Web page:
Since the covid took over our day to day life, this one was followed by the sequels that could stay with us when the disease passed. The consequences that this disease can cause were more widespread during the first wave and since vaccines and treatments were not so advanced, these were aggravated to a greater extent by ignorance.
Today, after so much change we have been adapting and updating the Covid-19. Moreover, on 20 April the Government of Spain has approved the end of the obligatory masks indoors. A news received between fear and desire, depending on the person.
Now to this is added a last Swedish study that details that those people who have passed the covid in the last 6 months if they suffer blood clots, venous thrombosis or pulmonary embolism is not surprising, since they are prone to bleeding episodes. Researchers at the University of Glasgow have discovered and observed these sequelae in the first three months after infection.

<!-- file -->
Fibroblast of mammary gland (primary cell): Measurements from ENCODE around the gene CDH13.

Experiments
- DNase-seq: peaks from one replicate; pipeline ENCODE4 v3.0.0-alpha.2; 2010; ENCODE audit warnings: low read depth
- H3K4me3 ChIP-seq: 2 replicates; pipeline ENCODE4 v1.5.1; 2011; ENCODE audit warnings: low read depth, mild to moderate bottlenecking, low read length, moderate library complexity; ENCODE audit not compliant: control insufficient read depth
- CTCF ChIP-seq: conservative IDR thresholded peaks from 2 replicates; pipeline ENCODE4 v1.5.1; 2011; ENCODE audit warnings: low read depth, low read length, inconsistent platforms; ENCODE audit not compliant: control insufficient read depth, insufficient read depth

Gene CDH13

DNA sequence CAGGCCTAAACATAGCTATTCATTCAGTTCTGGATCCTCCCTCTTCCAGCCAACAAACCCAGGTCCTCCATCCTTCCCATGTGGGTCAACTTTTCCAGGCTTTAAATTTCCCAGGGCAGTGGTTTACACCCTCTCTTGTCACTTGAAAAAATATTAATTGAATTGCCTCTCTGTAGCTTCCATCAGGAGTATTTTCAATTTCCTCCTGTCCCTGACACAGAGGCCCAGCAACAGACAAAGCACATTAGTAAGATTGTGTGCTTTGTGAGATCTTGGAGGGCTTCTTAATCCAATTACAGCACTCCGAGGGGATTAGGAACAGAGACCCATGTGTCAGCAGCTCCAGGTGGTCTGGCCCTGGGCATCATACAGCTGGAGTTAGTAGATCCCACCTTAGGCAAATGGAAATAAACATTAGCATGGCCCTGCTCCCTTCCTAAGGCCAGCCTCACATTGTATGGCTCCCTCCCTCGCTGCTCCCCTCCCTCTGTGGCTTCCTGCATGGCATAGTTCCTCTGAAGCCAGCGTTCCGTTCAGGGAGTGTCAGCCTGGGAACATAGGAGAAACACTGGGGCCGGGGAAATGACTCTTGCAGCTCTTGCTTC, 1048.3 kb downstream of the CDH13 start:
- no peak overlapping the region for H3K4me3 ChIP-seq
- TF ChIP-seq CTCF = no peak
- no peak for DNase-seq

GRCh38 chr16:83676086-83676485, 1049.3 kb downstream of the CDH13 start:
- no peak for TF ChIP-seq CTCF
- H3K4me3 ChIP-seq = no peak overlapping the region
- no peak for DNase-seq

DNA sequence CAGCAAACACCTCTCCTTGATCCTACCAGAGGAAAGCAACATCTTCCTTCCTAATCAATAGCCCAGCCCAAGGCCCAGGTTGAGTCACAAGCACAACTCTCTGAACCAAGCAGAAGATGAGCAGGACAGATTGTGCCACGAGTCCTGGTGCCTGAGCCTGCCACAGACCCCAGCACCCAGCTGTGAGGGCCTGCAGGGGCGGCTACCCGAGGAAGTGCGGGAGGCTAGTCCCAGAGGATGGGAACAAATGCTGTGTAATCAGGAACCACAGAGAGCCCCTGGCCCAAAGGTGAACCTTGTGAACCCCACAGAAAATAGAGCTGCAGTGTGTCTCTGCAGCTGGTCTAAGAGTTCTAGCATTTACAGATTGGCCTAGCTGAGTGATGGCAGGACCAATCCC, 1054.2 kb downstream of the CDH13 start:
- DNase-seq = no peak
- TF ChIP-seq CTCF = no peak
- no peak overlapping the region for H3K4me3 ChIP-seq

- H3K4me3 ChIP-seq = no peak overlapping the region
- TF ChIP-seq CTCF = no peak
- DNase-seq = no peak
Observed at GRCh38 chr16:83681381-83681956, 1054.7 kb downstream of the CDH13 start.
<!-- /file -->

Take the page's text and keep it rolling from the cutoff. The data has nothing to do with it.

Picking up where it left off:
The reason lies in the inflammatory response generated in some patients during Covid-19 infection being more likely to produce an increased risk of blood clots after this. But how do we know we’re having a thrombosis or pulmonary embolism?
Venous thrombosis causes:
- Swelling usually in legs and arms.
- Pain or tenderness in the leg.
- Reddish and bluish tones on the skin.
- Leg or arm warm to touch
If we focus on the pulmonary embolism, some of its symptoms are:
- Shortness of breath.
- Chest pain that is magnified by breathing.
- Heart rate is up.
- Unexplained cough, sometimes accompanied by blood.